Shin/Fechter: Increased engagement with the student body through media reports, approval ratings and “State of the Student Body” addresses will encourage more students to be engaged.

Dada/Perry: Noted that it’s critical to accurately represent the student body in SGA, as well as make it more transparent to students through feedback and collaboration initiatives.

Nukuna/Mundrinich Question: In facilitating the move from Jacket Guardian to LiveSafe, how can we make sure students will migrate?

Shin/Fechter: Need to engage freshmen through GTPD and Peer Leaders/Resident Advisors and encourage them to partake in safety initiatives.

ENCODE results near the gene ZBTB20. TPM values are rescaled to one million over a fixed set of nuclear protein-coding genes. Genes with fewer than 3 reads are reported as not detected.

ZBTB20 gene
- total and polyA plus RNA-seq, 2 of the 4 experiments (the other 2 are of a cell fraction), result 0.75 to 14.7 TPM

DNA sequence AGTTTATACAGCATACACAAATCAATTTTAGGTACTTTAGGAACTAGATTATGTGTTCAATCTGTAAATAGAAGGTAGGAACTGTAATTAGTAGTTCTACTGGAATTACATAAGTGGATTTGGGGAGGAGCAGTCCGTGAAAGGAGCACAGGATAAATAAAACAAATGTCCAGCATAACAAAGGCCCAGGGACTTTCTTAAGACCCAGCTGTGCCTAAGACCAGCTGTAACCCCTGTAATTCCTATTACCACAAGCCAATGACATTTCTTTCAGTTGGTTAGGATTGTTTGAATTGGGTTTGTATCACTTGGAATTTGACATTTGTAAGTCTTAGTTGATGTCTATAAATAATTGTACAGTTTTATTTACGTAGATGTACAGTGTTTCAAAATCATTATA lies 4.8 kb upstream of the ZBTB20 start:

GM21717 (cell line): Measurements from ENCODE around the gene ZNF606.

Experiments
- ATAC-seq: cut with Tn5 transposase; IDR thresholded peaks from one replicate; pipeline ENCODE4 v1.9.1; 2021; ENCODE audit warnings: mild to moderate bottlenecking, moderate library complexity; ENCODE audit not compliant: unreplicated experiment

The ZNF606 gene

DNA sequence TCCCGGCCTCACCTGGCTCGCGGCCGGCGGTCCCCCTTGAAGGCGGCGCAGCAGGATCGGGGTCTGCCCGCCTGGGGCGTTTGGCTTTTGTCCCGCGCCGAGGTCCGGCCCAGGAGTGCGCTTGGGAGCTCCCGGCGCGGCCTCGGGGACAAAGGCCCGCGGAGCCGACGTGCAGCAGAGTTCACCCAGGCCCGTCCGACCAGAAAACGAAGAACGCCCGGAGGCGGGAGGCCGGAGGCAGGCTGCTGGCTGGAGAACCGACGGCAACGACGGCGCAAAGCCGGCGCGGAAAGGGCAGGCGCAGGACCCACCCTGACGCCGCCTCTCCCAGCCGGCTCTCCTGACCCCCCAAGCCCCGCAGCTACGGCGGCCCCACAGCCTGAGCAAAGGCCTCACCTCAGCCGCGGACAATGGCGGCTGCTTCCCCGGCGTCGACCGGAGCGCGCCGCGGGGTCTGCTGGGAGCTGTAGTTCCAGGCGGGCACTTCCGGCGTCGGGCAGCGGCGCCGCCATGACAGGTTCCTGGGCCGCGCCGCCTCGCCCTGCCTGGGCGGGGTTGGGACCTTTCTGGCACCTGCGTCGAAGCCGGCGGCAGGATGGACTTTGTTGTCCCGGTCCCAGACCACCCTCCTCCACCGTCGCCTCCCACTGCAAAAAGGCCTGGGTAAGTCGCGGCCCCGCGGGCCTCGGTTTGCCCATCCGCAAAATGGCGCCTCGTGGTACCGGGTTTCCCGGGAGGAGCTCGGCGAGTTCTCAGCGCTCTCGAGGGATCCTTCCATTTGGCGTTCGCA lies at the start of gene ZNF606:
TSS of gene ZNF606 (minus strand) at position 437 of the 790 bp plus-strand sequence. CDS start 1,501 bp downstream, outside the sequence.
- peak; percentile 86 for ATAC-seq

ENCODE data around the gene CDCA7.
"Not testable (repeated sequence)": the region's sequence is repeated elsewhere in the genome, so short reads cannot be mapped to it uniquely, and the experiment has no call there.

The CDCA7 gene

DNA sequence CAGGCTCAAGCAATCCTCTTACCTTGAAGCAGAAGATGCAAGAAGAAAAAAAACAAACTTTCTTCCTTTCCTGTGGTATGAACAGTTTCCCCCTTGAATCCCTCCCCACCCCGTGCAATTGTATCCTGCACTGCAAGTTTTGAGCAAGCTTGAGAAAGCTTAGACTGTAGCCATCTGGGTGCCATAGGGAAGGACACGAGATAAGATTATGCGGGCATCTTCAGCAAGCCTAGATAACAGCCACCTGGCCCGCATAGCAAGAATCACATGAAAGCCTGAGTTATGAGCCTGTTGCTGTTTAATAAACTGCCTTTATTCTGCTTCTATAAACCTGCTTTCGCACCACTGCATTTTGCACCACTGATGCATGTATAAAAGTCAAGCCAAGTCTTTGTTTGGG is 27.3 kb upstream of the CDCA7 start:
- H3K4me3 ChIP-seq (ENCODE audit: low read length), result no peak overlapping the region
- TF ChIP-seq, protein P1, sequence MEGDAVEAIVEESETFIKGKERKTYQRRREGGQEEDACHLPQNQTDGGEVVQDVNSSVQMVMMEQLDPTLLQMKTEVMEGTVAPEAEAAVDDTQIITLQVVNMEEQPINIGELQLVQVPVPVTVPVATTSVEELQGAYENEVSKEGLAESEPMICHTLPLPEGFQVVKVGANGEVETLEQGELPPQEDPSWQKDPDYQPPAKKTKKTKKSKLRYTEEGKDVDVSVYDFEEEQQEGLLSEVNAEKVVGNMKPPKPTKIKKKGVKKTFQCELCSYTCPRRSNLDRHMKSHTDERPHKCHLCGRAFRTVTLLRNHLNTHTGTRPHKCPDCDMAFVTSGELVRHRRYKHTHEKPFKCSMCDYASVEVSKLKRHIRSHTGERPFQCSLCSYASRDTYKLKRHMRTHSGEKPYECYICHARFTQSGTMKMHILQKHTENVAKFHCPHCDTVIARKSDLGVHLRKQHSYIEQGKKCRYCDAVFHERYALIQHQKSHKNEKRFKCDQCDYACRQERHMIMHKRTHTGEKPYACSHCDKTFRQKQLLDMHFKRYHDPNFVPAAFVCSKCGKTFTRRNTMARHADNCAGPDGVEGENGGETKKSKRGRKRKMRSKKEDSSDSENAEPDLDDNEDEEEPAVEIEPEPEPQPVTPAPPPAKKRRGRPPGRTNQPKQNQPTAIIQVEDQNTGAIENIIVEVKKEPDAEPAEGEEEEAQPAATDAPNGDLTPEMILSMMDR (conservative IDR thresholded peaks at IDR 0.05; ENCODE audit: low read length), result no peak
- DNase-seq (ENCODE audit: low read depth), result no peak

Dada/Perry: Safety should not be opt-in or opt-out; these systems should be ubiquitous and universally understood.

Suresh/Nickel: LiveSafe is just one component of campus safety; others include sexual assault prevention/awareness and the need for robust night transportation.

Shin/Fechter Question: What is one thing on your platforms that set you apart, and that you would prioritize the most upon your election?

Dada/Perry: Piloting a contract system between professors and students to enforce “promises” made in the syllabus. Also noted that their platform is a “living platform” and will likely evolve.

Suresh/Nickel: Fostering inclusivity and diversity through the creation of bias assessment response teams.

Nukuna/Mudrinch: Updating Tech’s technology resources, including the Event Management Systems’ room reservation portal, migrating financial resources to Orgsync and easing the transition to a new LMS system.

Dada/Perry Question: Question: How would you bring a fresh perspective to SGA